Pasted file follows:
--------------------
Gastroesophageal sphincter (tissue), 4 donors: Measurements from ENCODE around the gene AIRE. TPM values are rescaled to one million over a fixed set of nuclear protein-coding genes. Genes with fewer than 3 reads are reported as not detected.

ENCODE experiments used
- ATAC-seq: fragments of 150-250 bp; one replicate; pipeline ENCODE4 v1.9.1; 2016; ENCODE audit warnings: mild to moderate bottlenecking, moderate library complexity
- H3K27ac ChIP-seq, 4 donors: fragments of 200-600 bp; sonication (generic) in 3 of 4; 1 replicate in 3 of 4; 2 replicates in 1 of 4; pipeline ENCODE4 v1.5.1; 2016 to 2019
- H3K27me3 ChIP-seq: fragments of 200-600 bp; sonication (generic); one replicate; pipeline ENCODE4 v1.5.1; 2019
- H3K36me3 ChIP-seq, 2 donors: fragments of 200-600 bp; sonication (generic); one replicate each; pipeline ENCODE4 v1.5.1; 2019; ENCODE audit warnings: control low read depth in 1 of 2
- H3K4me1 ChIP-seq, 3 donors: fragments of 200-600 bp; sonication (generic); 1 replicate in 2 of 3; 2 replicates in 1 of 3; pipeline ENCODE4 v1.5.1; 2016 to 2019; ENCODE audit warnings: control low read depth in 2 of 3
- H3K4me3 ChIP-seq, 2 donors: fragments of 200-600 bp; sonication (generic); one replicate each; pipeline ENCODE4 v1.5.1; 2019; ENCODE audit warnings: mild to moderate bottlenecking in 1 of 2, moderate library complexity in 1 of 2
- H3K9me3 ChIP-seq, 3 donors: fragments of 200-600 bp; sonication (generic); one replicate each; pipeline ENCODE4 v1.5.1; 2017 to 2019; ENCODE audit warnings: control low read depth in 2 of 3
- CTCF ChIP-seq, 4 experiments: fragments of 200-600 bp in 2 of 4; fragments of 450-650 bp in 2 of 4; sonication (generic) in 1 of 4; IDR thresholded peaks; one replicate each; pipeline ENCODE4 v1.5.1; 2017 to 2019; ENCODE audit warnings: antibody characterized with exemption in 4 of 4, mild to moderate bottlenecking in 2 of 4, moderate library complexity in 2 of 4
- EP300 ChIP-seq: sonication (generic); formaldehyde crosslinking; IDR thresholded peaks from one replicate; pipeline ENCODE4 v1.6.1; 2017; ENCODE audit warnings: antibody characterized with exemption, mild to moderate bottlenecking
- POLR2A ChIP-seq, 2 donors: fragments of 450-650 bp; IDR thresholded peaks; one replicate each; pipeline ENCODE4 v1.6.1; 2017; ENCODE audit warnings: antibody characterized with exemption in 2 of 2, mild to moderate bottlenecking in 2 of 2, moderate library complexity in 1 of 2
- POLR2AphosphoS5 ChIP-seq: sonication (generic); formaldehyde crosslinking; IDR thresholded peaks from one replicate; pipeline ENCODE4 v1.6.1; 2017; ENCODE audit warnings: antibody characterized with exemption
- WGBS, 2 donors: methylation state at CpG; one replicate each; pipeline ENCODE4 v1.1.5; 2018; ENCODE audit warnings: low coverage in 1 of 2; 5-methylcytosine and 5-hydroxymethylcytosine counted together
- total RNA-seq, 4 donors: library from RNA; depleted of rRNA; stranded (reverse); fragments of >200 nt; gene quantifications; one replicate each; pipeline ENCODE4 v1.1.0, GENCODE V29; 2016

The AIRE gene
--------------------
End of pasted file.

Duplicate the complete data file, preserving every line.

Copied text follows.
Gastroesophageal sphincter (tissue), 4 donors: Measurements from ENCODE around the gene AIRE. TPM values are rescaled to one million over a fixed set of nuclear protein-coding genes. Genes with fewer than 3 reads are reported as not detected.

ENCODE experiments used
- ATAC-seq: fragments of 150-250 bp; one replicate; pipeline ENCODE4 v1.9.1; 2016; ENCODE audit warnings: mild to moderate bottlenecking, moderate library complexity
- H3K27ac ChIP-seq, 4 donors: fragments of 200-600 bp; sonication (generic) in 3 of 4; 1 replicate in 3 of 4; 2 replicates in 1 of 4; pipeline ENCODE4 v1.5.1; 2016 to 2019
- H3K27me3 ChIP-seq: fragments of 200-600 bp; sonication (generic); one replicate; pipeline ENCODE4 v1.5.1; 2019
- H3K36me3 ChIP-seq, 2 donors: fragments of 200-600 bp; sonication (generic); one replicate each; pipeline ENCODE4 v1.5.1; 2019; ENCODE audit warnings: control low read depth in 1 of 2
- H3K4me1 ChIP-seq, 3 donors: fragments of 200-600 bp; sonication (generic); 1 replicate in 2 of 3; 2 replicates in 1 of 3; pipeline ENCODE4 v1.5.1; 2016 to 2019; ENCODE audit warnings: control low read depth in 2 of 3
- H3K4me3 ChIP-seq, 2 donors: fragments of 200-600 bp; sonication (generic); one replicate each; pipeline ENCODE4 v1.5.1; 2019; ENCODE audit warnings: mild to moderate bottlenecking in 1 of 2, moderate library complexity in 1 of 2
- H3K9me3 ChIP-seq, 3 donors: fragments of 200-600 bp; sonication (generic); one replicate each; pipeline ENCODE4 v1.5.1; 2017 to 2019; ENCODE audit warnings: control low read depth in 2 of 3
- CTCF ChIP-seq, 4 experiments: fragments of 200-600 bp in 2 of 4; fragments of 450-650 bp in 2 of 4; sonication (generic) in 1 of 4; IDR thresholded peaks; one replicate each; pipeline ENCODE4 v1.5.1; 2017 to 2019; ENCODE audit warnings: antibody characterized with exemption in 4 of 4, mild to moderate bottlenecking in 2 of 4, moderate library complexity in 2 of 4
- EP300 ChIP-seq: sonication (generic); formaldehyde crosslinking; IDR thresholded peaks from one replicate; pipeline ENCODE4 v1.6.1; 2017; ENCODE audit warnings: antibody characterized with exemption, mild to moderate bottlenecking
- POLR2A ChIP-seq, 2 donors: fragments of 450-650 bp; IDR thresholded peaks; one replicate each; pipeline ENCODE4 v1.6.1; 2017; ENCODE audit warnings: antibody characterized with exemption in 2 of 2, mild to moderate bottlenecking in 2 of 2, moderate library complexity in 1 of 2
- POLR2AphosphoS5 ChIP-seq: sonication (generic); formaldehyde crosslinking; IDR thresholded peaks from one replicate; pipeline ENCODE4 v1.6.1; 2017; ENCODE audit warnings: antibody characterized with exemption
- WGBS, 2 donors: methylation state at CpG; one replicate each; pipeline ENCODE4 v1.1.5; 2018; ENCODE audit warnings: low coverage in 1 of 2; 5-methylcytosine and 5-hydroxymethylcytosine counted together
- total RNA-seq, 4 donors: library from RNA; depleted of rRNA; stranded (reverse); fragments of >200 nt; gene quantifications; one replicate each; pipeline ENCODE4 v1.1.0, GENCODE V29; 2016

The AIRE gene